In Journal of a Novel, Harry Mark Petrakis reveals personal aspects of his life and work. The complex relationship between writing and living is clearly drawn, and we see at work here the process by which a writer turns his raw experience into art.
The creative process is the subject here, begun while he was engaged in writing his historical novel on the Greek War of Independence, "The Hour of the Bell." It shows a writer fully committed to his craft.
"All the years I have lived, loved and written stories," he writes, "have been moving me toward this book that challenges the myths of my heritage."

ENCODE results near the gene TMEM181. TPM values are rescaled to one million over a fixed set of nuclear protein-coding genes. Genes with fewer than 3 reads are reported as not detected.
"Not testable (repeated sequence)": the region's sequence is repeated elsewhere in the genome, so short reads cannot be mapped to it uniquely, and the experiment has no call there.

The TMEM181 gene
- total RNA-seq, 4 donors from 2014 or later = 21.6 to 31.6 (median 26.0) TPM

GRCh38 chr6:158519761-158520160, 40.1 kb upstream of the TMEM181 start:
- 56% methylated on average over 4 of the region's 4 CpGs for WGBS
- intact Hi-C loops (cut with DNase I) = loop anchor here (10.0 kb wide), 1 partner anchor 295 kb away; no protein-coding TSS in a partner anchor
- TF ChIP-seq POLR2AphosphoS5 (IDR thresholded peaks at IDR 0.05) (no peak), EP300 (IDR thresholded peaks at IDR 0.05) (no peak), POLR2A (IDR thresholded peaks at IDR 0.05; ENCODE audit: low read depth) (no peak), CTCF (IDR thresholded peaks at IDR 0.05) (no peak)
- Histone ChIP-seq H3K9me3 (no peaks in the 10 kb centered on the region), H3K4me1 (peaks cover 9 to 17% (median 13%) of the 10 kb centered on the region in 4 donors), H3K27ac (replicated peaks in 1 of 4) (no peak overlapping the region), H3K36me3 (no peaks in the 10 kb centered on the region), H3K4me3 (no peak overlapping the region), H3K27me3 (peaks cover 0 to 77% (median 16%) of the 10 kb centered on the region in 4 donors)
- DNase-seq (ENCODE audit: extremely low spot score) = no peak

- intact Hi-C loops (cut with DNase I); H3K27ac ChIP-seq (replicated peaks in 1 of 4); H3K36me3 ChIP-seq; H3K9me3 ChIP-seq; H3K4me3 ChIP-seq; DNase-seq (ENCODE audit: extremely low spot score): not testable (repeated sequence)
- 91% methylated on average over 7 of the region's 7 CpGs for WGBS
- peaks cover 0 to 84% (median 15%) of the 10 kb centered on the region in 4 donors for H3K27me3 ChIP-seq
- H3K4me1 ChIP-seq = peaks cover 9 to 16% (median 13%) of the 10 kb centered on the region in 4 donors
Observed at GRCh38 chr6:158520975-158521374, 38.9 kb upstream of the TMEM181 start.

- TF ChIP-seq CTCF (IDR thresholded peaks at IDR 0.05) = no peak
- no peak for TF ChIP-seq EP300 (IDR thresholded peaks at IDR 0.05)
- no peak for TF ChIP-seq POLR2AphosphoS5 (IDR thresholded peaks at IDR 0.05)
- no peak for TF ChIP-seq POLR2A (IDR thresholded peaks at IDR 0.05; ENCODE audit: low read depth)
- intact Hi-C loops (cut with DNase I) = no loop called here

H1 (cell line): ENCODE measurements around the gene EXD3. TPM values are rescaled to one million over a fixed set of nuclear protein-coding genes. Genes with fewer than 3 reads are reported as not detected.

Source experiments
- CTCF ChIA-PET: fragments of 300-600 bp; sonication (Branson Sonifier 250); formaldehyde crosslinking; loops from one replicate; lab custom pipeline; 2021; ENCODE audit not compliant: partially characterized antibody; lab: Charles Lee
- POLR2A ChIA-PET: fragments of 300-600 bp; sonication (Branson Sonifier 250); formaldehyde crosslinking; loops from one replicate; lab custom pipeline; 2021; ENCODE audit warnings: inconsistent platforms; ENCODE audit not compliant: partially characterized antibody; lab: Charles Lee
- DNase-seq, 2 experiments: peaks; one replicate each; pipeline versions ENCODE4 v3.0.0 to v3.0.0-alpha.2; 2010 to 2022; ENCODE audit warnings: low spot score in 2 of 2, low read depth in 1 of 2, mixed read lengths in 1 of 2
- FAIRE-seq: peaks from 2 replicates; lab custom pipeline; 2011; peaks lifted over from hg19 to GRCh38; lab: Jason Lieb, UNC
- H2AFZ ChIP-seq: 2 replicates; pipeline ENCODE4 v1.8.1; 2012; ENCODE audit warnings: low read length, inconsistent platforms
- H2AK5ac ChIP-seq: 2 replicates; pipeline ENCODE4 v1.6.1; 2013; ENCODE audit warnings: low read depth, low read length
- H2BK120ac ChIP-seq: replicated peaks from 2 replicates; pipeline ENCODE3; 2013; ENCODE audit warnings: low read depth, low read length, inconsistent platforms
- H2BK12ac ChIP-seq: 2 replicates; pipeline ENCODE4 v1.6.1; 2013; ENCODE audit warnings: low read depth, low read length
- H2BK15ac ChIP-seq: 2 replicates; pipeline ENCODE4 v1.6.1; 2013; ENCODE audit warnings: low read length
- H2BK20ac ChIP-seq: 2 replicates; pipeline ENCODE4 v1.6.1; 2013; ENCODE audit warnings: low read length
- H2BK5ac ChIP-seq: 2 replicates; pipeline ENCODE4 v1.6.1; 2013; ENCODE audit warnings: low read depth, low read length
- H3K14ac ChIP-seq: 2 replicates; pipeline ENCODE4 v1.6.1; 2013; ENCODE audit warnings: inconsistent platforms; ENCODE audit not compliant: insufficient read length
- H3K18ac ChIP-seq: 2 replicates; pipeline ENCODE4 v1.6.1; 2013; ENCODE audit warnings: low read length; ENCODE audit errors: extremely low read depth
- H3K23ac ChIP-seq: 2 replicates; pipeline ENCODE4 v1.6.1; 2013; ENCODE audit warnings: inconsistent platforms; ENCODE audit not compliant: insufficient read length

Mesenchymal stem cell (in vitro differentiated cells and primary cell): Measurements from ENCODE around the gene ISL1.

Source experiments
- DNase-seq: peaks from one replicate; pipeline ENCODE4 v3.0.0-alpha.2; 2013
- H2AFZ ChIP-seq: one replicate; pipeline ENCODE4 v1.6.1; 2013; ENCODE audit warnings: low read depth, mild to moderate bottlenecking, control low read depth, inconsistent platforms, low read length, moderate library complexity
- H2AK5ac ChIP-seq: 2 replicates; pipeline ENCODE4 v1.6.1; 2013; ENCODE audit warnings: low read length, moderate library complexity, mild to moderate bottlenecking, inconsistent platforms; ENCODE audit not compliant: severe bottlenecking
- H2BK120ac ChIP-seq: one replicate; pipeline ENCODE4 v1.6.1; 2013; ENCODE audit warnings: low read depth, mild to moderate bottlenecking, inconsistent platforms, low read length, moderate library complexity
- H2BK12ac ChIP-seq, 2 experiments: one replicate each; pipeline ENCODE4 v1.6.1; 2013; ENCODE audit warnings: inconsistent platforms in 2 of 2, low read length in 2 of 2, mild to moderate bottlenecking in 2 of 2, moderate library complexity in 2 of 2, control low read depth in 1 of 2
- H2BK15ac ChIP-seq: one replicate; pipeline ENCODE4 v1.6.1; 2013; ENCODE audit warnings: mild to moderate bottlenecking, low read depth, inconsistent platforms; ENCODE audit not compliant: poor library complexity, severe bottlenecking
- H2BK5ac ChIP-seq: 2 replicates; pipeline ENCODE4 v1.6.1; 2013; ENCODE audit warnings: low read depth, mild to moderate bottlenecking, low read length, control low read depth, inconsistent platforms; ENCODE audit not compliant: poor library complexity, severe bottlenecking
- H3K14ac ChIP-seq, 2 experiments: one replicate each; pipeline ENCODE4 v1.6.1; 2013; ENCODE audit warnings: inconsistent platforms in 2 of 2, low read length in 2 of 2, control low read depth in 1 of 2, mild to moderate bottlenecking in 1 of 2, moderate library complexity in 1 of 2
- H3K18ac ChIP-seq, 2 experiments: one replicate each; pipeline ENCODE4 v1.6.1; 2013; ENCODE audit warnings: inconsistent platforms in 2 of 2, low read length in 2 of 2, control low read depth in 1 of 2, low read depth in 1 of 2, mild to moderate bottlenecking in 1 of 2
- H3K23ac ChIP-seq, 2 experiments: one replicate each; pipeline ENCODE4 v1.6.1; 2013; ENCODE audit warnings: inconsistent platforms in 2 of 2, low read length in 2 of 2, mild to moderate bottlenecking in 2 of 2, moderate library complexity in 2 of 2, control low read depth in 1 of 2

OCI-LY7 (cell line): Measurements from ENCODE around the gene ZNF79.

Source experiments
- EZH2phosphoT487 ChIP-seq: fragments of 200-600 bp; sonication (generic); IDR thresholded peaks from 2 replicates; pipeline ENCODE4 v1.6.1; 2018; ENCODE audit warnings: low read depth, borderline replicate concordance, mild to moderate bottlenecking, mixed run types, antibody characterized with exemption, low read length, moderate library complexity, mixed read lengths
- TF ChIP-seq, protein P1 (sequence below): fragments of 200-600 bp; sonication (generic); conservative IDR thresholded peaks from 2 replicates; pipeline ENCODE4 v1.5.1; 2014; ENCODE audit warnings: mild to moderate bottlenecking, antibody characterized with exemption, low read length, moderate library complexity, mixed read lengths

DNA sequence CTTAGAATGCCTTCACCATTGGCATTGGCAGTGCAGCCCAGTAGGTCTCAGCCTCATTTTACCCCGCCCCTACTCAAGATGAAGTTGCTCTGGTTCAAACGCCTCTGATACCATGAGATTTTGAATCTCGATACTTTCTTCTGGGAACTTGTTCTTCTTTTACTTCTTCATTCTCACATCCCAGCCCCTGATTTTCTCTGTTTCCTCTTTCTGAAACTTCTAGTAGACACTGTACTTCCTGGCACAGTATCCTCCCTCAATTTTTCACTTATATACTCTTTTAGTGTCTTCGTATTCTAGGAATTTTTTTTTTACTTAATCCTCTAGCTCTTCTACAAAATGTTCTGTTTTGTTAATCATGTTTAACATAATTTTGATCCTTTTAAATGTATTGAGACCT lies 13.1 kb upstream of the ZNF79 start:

Journal of a Novel records a writer's daily struggle with discipline and solitude, aging and death. The entries gain an added poignance because they were written while Greek and Turkish hatreds once again flared on the island of Cyprus, and as America endured the continuing trauma of the Vietnam war. These events have their impact on novel and journal, and both become meditations on innocence and guilt, revolution and the longing for freedom, and the brutal inhumanity of war, however just its cause may appear.